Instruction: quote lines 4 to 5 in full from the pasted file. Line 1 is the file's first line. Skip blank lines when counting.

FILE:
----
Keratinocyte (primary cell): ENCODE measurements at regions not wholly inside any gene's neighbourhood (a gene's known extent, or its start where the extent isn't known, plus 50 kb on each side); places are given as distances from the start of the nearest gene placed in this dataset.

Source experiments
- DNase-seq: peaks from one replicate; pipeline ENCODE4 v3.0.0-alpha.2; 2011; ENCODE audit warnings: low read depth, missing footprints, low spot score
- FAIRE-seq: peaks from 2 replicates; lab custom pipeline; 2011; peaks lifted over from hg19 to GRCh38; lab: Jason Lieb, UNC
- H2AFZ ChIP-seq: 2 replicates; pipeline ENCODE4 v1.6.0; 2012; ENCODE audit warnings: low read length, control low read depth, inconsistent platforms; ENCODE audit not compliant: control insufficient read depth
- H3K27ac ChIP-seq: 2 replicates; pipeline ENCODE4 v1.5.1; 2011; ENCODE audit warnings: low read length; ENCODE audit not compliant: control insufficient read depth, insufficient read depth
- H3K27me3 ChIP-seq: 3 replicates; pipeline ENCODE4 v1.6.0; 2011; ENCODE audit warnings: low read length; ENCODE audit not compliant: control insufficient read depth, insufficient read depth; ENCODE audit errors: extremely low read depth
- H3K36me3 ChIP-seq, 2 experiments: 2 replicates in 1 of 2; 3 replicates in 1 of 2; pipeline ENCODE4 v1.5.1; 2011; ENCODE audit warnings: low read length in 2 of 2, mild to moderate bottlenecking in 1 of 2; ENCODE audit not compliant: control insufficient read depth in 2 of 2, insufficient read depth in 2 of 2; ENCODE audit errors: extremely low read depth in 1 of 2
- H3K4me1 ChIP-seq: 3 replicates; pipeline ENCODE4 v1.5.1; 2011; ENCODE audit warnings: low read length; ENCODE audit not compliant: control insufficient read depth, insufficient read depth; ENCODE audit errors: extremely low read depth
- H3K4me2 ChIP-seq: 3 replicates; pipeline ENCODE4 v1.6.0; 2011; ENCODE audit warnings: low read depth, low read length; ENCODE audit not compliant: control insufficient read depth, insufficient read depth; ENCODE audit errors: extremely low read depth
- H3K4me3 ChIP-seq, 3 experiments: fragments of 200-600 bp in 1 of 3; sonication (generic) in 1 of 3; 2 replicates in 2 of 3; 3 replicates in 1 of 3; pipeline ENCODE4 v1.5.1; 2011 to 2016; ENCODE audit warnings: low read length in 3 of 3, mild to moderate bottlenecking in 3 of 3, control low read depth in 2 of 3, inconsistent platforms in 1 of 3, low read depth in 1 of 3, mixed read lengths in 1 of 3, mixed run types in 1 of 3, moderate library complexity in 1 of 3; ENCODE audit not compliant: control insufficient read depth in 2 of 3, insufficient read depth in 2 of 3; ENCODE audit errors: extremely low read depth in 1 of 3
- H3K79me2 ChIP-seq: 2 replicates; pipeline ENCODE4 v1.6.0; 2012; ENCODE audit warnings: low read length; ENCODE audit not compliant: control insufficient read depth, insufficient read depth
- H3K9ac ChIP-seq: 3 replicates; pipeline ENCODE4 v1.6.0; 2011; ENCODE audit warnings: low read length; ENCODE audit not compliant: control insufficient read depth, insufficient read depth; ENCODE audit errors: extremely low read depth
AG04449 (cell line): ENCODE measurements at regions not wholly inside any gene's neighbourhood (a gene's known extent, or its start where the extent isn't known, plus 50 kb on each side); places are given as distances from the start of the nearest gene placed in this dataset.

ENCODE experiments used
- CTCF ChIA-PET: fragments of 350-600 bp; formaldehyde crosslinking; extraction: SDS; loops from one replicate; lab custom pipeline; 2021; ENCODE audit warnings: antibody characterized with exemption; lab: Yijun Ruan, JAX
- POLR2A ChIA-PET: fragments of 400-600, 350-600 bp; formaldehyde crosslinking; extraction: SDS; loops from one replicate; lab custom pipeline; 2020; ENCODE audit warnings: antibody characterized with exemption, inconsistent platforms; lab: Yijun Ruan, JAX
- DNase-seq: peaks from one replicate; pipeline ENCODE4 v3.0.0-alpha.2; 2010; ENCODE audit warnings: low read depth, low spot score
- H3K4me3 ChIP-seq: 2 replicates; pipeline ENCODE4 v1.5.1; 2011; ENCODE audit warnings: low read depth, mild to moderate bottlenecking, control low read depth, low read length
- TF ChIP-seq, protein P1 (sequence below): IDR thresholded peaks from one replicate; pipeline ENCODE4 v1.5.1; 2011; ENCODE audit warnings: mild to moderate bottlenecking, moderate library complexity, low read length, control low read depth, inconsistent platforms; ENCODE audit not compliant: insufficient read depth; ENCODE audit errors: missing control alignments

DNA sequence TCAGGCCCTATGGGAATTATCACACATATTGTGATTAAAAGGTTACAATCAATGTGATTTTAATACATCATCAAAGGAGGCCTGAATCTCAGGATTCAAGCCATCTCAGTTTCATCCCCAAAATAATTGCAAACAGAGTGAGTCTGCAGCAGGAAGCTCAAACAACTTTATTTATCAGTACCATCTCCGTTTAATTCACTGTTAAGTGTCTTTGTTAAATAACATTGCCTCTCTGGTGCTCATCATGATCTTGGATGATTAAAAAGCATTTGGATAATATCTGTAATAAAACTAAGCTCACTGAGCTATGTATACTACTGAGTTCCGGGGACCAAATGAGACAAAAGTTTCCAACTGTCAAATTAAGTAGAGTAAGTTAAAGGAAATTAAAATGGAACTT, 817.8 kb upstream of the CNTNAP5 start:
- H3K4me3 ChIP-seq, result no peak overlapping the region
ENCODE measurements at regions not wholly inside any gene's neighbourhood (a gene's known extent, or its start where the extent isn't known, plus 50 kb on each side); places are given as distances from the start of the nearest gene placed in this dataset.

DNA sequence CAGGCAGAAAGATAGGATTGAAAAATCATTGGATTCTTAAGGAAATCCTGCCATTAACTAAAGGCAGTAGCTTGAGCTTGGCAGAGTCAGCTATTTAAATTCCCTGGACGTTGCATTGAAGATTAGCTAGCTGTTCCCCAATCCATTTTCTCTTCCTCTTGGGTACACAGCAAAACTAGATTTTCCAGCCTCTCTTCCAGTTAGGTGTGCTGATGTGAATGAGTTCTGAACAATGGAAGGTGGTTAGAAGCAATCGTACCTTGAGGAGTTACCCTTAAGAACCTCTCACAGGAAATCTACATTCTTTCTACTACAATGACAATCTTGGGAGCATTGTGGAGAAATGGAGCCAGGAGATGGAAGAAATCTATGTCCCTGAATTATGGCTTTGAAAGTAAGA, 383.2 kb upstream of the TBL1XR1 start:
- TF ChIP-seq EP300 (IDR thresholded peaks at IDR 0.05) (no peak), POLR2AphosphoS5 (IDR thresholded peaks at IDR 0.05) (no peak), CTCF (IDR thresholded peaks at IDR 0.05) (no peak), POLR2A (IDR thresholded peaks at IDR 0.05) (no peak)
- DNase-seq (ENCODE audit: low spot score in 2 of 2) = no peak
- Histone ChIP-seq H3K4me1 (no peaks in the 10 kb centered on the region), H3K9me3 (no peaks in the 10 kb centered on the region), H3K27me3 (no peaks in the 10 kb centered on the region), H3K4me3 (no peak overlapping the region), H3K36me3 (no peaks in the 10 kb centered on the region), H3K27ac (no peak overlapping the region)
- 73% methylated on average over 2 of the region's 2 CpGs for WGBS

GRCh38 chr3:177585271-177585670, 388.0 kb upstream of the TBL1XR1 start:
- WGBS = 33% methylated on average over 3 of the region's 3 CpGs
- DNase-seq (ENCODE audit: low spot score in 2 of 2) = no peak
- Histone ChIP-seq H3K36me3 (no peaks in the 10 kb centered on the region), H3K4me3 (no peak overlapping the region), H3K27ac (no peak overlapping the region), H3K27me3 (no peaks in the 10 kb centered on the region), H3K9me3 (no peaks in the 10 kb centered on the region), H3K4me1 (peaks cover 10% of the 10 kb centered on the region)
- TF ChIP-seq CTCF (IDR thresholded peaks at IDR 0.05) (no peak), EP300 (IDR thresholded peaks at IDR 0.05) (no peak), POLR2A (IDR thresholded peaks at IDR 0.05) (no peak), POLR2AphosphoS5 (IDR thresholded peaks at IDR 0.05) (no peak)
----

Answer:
- FAIRE-seq: peaks from 2 replicates; lab custom pipeline; 2011; peaks lifted over from hg19 to GRCh38; lab: Jason Lieb, UNC
- H2AFZ ChIP-seq: 2 replicates; pipeline ENCODE4 v1.6.0; 2012; ENCODE audit warnings: low read length, control low read depth, inconsistent platforms; ENCODE audit not compliant: control insufficient read depth